This gallery contains 10 photos.
Lawrence will be a fast, agile, mighty, ferocious killer. Soon. Once he’s had his nap. Maybe this afternoon. It’s not easy being a merciless killer when you’re only four months old. Lawrence lives at Australia Zoo. We saw him on … Continue reading
There were a number of plans. Originally we were going to spend a couple of days in Canberra to do the museums and galleries. An alternative was to spend a few civilised days in Noosa. Then one of the myriad online stalking systems made us an offer we couldn’t refuse: a brief trip to the Gold Coast for less than the price of a large night out.
For my European friends, Gold Coast probably evokes images of miles of unspoiled beaches, tropical palms and cocktails in the sun. Well, it’s sometimes like that, in parts. Most of it is more like Mallorca – night clubs, cheap food, cheaper beer and young people behaving badly. That describes Broadbeach, the up-market end. We’re in Surfer’s Paradise which is, shall we say, the more exuberant, less costly end of town. A bloke had his ear bitten off outside a club last night. This is a normal thing here.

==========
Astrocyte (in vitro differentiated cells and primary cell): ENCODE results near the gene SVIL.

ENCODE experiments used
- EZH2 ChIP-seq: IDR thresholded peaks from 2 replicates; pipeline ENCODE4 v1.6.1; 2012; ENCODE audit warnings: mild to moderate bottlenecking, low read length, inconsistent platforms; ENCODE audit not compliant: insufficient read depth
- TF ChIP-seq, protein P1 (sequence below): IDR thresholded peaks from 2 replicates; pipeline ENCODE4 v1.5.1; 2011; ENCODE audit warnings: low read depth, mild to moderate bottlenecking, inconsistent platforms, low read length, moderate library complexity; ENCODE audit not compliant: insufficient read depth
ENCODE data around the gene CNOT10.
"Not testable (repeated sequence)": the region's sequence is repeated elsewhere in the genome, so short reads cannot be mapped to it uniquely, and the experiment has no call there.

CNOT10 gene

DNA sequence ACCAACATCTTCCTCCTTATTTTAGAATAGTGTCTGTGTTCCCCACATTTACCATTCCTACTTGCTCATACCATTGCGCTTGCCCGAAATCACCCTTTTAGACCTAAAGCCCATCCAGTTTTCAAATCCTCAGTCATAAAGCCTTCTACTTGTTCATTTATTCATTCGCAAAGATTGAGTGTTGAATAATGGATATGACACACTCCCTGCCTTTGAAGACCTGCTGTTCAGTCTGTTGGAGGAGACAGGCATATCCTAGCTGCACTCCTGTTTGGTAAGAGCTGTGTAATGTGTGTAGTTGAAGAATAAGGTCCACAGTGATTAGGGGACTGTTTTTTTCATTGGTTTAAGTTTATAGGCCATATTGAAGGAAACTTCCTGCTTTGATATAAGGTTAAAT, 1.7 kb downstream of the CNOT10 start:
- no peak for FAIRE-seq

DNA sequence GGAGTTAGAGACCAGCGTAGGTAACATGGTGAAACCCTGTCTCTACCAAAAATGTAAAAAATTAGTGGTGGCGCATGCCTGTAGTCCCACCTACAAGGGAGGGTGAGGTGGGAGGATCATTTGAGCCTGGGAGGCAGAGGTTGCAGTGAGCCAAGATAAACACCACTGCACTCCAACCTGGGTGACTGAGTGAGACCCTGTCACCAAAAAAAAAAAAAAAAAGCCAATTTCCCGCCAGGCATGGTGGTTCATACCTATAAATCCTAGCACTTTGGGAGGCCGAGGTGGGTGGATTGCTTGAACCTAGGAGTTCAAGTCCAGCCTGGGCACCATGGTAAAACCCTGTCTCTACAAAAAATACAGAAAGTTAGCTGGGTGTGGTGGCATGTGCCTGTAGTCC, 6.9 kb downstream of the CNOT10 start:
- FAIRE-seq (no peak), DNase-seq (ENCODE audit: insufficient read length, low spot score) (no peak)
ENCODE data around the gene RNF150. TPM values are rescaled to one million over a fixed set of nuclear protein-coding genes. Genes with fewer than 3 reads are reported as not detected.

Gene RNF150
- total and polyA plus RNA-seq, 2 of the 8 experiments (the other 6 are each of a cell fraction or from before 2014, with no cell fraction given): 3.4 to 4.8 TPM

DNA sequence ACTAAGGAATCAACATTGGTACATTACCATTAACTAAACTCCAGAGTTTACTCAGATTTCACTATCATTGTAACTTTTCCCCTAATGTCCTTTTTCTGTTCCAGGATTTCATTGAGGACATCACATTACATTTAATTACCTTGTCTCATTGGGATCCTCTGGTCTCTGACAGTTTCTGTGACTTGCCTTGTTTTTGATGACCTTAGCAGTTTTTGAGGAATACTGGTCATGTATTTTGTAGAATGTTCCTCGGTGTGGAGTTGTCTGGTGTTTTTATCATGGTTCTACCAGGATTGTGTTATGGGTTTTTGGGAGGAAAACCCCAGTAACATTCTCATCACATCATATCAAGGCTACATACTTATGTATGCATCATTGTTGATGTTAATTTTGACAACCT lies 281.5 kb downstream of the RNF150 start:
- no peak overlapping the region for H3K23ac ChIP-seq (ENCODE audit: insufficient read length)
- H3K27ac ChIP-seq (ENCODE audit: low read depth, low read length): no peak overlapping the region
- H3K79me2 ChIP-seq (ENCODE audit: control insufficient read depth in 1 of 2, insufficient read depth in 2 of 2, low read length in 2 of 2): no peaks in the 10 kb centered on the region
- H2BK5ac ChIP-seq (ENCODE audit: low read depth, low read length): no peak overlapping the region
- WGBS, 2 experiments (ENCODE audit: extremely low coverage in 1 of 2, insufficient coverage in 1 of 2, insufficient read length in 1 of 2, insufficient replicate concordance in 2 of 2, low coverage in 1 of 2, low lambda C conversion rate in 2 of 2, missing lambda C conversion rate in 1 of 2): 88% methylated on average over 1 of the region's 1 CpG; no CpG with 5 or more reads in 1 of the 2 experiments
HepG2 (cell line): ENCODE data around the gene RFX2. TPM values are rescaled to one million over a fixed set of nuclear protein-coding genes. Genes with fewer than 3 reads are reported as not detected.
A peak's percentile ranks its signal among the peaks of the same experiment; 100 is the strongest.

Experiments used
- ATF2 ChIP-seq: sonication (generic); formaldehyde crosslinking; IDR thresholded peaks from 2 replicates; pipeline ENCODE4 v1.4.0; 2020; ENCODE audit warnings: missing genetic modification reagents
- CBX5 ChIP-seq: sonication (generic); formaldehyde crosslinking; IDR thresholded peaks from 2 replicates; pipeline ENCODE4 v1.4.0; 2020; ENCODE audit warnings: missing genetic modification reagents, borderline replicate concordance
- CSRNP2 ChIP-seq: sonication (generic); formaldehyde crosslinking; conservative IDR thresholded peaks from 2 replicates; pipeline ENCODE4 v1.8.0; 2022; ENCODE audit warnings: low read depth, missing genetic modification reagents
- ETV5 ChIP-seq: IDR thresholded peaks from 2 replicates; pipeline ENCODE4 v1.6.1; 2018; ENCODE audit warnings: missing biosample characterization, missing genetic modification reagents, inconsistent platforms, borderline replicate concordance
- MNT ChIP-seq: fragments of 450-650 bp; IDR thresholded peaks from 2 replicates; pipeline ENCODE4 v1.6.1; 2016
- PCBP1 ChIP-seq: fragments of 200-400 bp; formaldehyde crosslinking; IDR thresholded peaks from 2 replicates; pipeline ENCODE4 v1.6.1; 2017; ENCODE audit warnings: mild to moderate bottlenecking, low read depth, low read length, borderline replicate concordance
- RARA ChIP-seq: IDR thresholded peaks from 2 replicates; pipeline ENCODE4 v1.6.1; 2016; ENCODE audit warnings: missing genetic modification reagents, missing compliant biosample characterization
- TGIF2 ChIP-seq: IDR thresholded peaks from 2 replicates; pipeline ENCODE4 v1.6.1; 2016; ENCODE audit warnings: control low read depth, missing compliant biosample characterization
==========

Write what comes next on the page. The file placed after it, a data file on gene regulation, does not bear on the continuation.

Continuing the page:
Anyway. Weather. This is Queensland in summer in a moderate year. So. Rain. It’s currently pissing down. Also, cold. It’s about 27°C today. Tropical paradise it is not. Still, it’s a truly world-class beach, the locals are friendly, the beer is excellent and it’s an hour’s drive home.
This post is not about any of that.
We took a slightly indirect route here so we could have another look around Tambourine Mountain. The ecology is truly fantastic. It’s a tropical rainforest at 450m elevation. We took pictures.
We really do live in the most beautiful place in the world.
The throbbing metropolis of Rotorua on a kicking Monday night.
We saw more birds than people on the walk to the pub.
Keep it real, Rotorua.
Dozens of red-billed gulls and pied cormorants are nesting on a tiny islet a few meters from the shore at Sulphur Point in Rotorua.
The wind was offshore, bringing the hellish stench of Satan’s flatulence from the geothermal features to the South. There used to be mineral baths here, with a full-time attendant to pull people from the pools when they became unconscious from the fumes.
They though this was healthy and good for them.
Final Wingstroke on Landing
A Red-biiled gull chases a Black-backed gull. The Black-backed gull is about five times the weight of the red-bill.
This is a life-and death struggle. The larger bird can and will eat the eggs and chicks of the smaller gull. Birds suffer major injuries and die in these fights.
Announcing Short Final, Branch 20 Left.
Prop from HMNZS Canterbury (F421), a Leander Class frigate built in 1969 by Yarrow Shipbuilders. She served in the NZ Navy until 2005.